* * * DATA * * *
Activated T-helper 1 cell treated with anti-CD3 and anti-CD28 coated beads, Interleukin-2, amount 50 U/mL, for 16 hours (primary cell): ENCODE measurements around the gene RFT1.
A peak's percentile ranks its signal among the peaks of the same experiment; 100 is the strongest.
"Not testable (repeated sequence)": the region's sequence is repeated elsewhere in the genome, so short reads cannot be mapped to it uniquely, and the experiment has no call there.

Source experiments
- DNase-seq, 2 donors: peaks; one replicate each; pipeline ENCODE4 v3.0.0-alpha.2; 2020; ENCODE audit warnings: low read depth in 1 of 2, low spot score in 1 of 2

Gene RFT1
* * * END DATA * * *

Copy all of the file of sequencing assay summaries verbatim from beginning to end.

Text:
Activated T-helper 1 cell treated with anti-CD3 and anti-CD28 coated beads, Interleukin-2, amount 50 U/mL, for 16 hours (primary cell): ENCODE measurements around the gene RFT1.
A peak's percentile ranks its signal among the peaks of the same experiment; 100 is the strongest.
"Not testable (repeated sequence)": the region's sequence is repeated elsewhere in the genome, so short reads cannot be mapped to it uniquely, and the experiment has no call there.

Source experiments
- DNase-seq, 2 donors: peaks; one replicate each; pipeline ENCODE4 v3.0.0-alpha.2; 2020; ENCODE audit warnings: low read depth in 1 of 2, low spot score in 1 of 2

Gene RFT1